Despite the fact that there was a major financial crisis that resulted in one of the deepest recessions in a century, the right way to fix the sector was controversial. But earlier this month, Congress finalized the Frank-Dodd bill, which hopes to institute regulations that will at least get the market part of the way to better stability. But what does the financial industry think of these new rules? After all, a stable financial system is more in its best interest than any other industry. A series of polls conducted by Deloitte and Touche this week provides a glimpse of the sector's views.
Deloitte held a call for financial services firms during which it explained many of the bill's highlights. There were nearly 4,000 financial services professionals on the call, and the online presentation included embedded, real-time poll questions for participants to respond to. Here are a few key questions and the results.
First, does the regulation have any benefit? Those on the call appeared a little cynical:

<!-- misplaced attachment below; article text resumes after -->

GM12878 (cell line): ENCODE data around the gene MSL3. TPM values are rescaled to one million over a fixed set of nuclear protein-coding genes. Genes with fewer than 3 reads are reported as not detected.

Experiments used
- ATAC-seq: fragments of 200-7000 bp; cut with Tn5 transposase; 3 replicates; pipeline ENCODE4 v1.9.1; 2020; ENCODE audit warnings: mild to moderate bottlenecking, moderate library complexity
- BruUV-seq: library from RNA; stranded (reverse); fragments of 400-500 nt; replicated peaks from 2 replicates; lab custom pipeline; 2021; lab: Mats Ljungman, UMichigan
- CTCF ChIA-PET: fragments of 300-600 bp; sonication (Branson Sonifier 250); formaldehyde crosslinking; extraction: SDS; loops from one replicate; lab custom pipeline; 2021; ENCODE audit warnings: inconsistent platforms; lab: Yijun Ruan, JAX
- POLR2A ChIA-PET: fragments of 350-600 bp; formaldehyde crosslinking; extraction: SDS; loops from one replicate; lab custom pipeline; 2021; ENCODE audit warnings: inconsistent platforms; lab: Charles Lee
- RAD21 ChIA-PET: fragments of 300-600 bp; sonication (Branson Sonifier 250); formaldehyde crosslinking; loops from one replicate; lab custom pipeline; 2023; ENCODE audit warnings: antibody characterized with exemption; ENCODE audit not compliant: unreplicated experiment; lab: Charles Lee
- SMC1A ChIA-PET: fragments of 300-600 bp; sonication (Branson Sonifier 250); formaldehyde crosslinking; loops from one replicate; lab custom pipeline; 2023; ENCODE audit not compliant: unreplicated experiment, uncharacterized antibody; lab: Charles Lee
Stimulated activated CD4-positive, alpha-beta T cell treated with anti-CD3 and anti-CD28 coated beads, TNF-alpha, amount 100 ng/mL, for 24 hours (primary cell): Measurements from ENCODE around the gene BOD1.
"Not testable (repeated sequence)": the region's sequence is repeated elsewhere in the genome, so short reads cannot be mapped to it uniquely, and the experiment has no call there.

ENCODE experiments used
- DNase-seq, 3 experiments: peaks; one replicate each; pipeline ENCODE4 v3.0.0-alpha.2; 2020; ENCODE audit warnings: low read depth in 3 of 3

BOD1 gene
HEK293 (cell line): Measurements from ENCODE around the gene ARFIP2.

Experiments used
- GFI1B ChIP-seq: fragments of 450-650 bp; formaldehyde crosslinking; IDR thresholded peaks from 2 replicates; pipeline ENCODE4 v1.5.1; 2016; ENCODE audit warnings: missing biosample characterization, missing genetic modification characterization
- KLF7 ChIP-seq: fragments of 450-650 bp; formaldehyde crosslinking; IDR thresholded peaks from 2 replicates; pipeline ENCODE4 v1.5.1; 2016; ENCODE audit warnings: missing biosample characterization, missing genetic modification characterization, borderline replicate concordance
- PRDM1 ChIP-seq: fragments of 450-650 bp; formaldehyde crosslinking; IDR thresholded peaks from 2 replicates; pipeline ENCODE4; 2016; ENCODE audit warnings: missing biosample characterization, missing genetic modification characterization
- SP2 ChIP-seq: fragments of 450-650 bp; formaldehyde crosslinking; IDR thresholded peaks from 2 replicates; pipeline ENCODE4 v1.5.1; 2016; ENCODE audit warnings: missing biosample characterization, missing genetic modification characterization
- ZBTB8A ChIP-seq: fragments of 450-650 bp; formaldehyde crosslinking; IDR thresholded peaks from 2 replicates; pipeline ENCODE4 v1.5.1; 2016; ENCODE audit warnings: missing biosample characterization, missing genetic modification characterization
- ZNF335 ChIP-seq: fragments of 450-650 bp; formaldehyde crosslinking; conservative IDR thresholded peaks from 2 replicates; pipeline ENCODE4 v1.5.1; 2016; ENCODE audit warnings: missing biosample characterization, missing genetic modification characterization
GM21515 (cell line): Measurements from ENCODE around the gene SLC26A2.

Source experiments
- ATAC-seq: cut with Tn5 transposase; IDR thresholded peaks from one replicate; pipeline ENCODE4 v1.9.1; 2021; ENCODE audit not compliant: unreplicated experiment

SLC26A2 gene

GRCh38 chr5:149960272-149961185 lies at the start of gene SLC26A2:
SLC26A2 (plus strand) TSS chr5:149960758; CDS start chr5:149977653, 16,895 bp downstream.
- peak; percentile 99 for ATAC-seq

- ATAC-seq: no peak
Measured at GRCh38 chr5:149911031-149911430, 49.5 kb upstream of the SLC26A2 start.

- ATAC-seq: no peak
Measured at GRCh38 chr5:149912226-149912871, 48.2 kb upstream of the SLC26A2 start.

Just 32.5% of those watching the presentation were convinced the new regulations would help. Of course, only 33.1% felt sure they wouldn't. The other one-third was uncertain.
One of the chief purposes of the bill is to reduce systemic risk in the financial system. Do the industry employees listening think it will work? Here are the results:
Just 8.4% said "yes!" But again, only 33.8% said "no" -- barely one-third. More than a majority simply aren't sure how the bill will affect systemic risk.
Another major provision of the legislation was to establish a Consumer Financial Protection Bureau. Of course, the goal there was to enhance consumer protection. Did participants think the new agency would achieve this basic objective?
Only 40.8% think the new bureau will make consumers safer. Though that's more participants than believe it will fail. Again, a large portion of those polled just don't know.
Finally, which aspects of the financial industry will the legislation change?
It's a pretty even spread among those options listed, with none clearly dominating -- except for the final choice. Close to half of participants weren't sure.
If you haven't noticed, uncertainty is a sort of major theme throughout all of these questions. If there's anything that these polls made clear, it's that the financial regulation bill hasn't eliminated uncertainty -- the bill has increased it. Financial services firms are still trying to get their heads around what the bill means for them. Certainty won't come soon either, as regulators will continue to refine the new rules for the next several years.
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